Emma Azalia Hackley

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Emma Azalia Hackley
Born(1867-06-29)June 29, 1867
Died1922 (aged 54–55)[1]
Spouse(s)Edwin Henry Hackley (divorced)

Emma Azalia Hackley (1867–1922) was an African-American singer and political activist. She promoted racial pride through her support and promotion of music education for African Americans.

Born Emma Azalia Smith in Murfreesboro, Tennessee, she learned to play the piano at age three and took voice and violin lessons as a child. Due to her very light skin color and light hair, many people suggested that she try to pass for white in order to further her musical career. She refused to deny her heritage and remained intensely proud of her roots throughout her life. She moved with her parents to Detroit, Michigan where she graduated from high school in 1886.[2] After high school, she worked as an elementary school teacher before meeting and marrying Edwin Henry Hackley, an attorney and newspaper publisher from Denver, Colorado.

During her time in Denver so founded the Colored Women's League and co-founded the Imperial Order of Libyans with her husband. She received her bachelor's degree from the Denver School of Music in 1900. Emma Hackley promoted racial pride through music.[3]

In 1905, Hackley separated from her husband and moved to Philadelphia, Pennsylvania where she was the music director for the Episcopal Church of the Crucifixion.

Later in life, she trained artists such as Marian Anderson, Roland Hayes, and R. Nathaniel Dett. In 1911, she formed the Vocal Normal Institute in Chicago, Illinois.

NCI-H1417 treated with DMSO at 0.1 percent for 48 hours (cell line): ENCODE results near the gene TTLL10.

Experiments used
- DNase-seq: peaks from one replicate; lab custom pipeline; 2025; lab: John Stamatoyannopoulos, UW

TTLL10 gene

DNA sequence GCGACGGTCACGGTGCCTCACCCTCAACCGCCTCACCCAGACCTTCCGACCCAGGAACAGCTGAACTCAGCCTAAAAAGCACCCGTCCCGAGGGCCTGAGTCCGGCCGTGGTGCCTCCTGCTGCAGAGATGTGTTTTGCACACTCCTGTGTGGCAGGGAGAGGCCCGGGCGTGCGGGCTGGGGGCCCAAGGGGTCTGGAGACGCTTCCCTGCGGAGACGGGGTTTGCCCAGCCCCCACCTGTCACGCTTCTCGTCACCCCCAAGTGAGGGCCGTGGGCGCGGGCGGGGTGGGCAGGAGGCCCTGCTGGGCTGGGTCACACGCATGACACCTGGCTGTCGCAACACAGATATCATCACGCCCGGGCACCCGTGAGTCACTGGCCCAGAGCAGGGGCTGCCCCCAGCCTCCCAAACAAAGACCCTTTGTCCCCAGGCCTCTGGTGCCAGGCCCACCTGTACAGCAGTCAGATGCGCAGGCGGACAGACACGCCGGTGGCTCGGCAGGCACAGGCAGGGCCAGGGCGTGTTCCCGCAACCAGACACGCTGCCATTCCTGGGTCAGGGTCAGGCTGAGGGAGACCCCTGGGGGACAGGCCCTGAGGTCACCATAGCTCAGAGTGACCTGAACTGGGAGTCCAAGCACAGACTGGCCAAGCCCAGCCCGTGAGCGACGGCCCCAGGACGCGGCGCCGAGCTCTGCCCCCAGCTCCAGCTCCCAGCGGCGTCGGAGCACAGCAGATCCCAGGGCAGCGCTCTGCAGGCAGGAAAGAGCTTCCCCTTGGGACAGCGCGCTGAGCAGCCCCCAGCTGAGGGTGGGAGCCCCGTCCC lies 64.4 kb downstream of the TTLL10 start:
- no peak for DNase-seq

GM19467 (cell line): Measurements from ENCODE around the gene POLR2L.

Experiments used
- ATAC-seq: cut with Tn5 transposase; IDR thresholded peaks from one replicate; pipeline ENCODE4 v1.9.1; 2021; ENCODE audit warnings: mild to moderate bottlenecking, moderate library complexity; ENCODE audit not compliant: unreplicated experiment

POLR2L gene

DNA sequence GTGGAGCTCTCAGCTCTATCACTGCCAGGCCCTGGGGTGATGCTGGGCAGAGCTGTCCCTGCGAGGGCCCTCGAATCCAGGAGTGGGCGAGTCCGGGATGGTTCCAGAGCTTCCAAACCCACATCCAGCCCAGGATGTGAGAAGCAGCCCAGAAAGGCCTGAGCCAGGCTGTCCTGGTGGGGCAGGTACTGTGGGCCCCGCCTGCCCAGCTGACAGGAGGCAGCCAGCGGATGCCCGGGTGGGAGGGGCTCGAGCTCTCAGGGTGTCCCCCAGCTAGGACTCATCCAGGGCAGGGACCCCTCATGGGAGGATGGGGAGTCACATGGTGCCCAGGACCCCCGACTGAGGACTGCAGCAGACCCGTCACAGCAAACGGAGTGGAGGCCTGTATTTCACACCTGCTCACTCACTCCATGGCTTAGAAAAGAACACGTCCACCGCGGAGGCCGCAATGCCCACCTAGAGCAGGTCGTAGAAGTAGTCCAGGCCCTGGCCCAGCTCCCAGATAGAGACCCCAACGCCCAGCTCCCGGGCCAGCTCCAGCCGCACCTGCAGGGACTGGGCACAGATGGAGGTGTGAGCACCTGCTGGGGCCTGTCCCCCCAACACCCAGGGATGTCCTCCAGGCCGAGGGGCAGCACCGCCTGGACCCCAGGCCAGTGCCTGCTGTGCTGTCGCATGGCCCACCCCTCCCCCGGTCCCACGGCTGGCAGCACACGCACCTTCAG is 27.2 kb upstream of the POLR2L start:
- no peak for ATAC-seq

In 1916, Hackley published The Colored Girl Beautiful, a "how to" on becoming a refined African American lady.[4]

She died in Detroit, Michigan in 1922.[5]

A special collection, the E. Azalia Hackley Collection of African Americans in the Performing Arts, was founded in her name at the Detroit Public Library in 1943.

In popular culture[edit]

A portrait of Hackley, painted by Detroit artist Telitha Cumi Bowens, was included in the 1988/89 exhibit Ain't I A Woman at the Museum of African American History, Detroit. The exhibit featured a dozen prominent Black women from the state of Michigan, including the Honorable Cora M. Brown, Ethelene Jones Crockett, M.D., and teacher Fannie M. Richards.[6]


  1. ^ Taylor, Julius F. "The Broad Ax" (December 30, 1922). Retrieved 22 June 2015.
  2. ^ Peterson, Heather. "Emma Azalia Hackley". Retrieved 18 February 2016.
  3. ^ Peterson, Heather. "Hackley, Emma Azalia". The Black Past. Retrieved 19 February 2016.
  4. ^ Hackley, E. Azalia (Emma Azalia) (21 February 2010). "The Colored Girl Beautiful". Retrieved 1 January 2019.
  5. ^ Bowen, Susan W. "African-American Woman Was A Pioneer In The American Classical Music Tradition". Schiller Institute. Retrieved 22 June 2015.
  6. ^ Ain't I A Woman, an exhibition catalogue. Detroit, MI: Museum of African American History. 1989. pp. 19–21.

External links[edit]